Frederick Cornwallis
Archbishop of Canterbury
ChurchChurch of England
In office1768–1783
PredecessorThomas Secker
SuccessorJohn Moore
Consecration19 February 1750
by Thomas Herring
Personal details
Born(1713-03-05)5 March 1713
Died19 March 1783(1783-03-19) (aged 70)
Lambeth, London, England
BuriedChurch of St Mary-at-Lambeth
Previous post(s)Bishop of Lichfield (1750–1768)
Alma materChrist's College, Cambridge

Frederick Cornwallis (5 March 1713 – 19 March 1783) served as Archbishop of Canterbury, after an illustrious career in the Anglican Church. He was born the seventh son of an aristocratic family.

His twin brother Edward Cornwallis had a military career, becoming a general in the British Army, who twice served as a military governor of colonies. He founded Halifax, Nova Scotia in 1749.

Early life and education

Cornwallis was born in London, England,[1] the seventh son of Charles Cornwallis, 4th Baron Cornwallis. His twin brother Edward Cornwallis was born sixth. He was educated at Eton College and graduated from Christ's College, Cambridge.[2] He was ordained a priest in 1742, and became a Doctor of Divinity in 1748.


Cornwallis was able to ascend quickly in the Church thanks to his aristocratic connections. In 1746 he was made chaplain to King George II and a canon of Windsor. In 1750 he became a canon at St Paul's Cathedral, and later that same year became Bishop of Lichfield and Coventry, thanks to the patronage of the Duke of Newcastle, then Secretary of State. He was also Dean of Windsor (1765–1768) and Dean of St Paul's (1766–1768).

On the death of Thomas Secker in 1768, Cornwallis's friendship with the prime minister, the Duke of Grafton, resulted in his translation to Archbishop of Canterbury. As archbishop, his sociability and geniality made him popular. He was a consistent supporter of the administration of Lord North, and led efforts in support of Anglican clergy who were dispossessed of their livings in the American colonies during the American Revolution. He was buried at St. Mary's Church, Lambeth.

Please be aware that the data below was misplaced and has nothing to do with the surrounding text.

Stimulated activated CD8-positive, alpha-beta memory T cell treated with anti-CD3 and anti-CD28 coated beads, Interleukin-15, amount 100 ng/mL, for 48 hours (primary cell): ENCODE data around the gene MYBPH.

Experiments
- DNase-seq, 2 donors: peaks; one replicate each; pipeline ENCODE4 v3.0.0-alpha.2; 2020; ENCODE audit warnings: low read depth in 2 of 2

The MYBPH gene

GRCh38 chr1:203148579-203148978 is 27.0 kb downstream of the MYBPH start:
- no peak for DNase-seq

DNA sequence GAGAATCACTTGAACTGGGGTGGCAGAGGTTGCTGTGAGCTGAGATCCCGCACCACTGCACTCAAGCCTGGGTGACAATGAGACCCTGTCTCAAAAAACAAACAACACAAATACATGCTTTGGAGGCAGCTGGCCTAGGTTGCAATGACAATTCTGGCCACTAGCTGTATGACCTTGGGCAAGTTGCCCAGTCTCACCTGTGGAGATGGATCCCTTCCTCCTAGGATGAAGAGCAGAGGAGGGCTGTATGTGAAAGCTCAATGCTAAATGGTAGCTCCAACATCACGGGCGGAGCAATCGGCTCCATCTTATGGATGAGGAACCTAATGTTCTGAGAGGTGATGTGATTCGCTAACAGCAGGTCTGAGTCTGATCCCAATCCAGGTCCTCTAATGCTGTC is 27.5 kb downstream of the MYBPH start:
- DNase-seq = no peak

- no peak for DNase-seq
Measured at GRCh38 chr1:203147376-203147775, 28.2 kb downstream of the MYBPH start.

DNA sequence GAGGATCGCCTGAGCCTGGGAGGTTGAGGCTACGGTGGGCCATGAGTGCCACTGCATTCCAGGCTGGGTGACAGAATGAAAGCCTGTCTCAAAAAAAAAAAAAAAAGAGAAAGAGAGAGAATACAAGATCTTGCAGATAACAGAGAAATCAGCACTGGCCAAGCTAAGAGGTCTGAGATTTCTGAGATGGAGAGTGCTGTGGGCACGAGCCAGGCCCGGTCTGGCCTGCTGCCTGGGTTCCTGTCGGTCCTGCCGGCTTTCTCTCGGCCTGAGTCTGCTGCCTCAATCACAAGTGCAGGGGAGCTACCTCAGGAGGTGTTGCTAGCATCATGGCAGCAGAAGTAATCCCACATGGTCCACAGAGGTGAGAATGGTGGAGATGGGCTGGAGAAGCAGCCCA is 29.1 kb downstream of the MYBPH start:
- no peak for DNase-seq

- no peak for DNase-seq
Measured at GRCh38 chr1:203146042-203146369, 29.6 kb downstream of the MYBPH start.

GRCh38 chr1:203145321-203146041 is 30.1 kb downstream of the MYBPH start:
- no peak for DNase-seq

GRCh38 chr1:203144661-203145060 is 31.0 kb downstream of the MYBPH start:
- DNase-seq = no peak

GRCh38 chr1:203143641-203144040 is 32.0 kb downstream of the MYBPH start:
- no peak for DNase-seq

On the whole, Cornwallis has generally been judged as a competent administrator, but an uninspiring leader of the eighteenth-century church. He is considered a typical product of eighteenth-century latitudinarianism, and their lack of zeal paved the way for the differing responses of both the Evangelicals and the Oxford Movement in the early 19th century.

Personal life

His nephew was Charles Cornwallis, 1st Marquess Cornwallis, a British general during the American Revolution, who surrendered his forces at Yorktown, Virginia. Later he was appointed as Governor-General of India.

Discovery of likely coffin

In 2016, during the refurbishment of the Garden Museum,[3] which is housed at the medieval church of St Mary-at-Lambeth,[4] 30 lead coffins were found under the church floor. One had an archbishop's red and gold mitre on top of it.[5] Two archbishops were identified from nameplates on their coffins. Church records document that three additional archbishops, including Cornwallis, are likely to be buried in the vault.[6]


  1. ^ profile of Edward Cornwallis
  2. ^ "Cornwallis, Frederick (CNWS731F)". A Cambridge Alumni Database. University of Cambridge.
  3. ^ Museum web-site
  4. ^ British History on-line
  5. ^ Syemour, Lizzie. "Builders Discover Archbishops' Tombs under Church Floor". Times on-line].
  6. ^ News, BBC

Further reading

Church of England titles Preceded byRichard Smalbroke Bishop of Lichfield 1750–1768 Succeeded byJohn Egerton Preceded byThomas Secker Archbishop of Canterbury 1768–1783 Succeeded byJohn Moore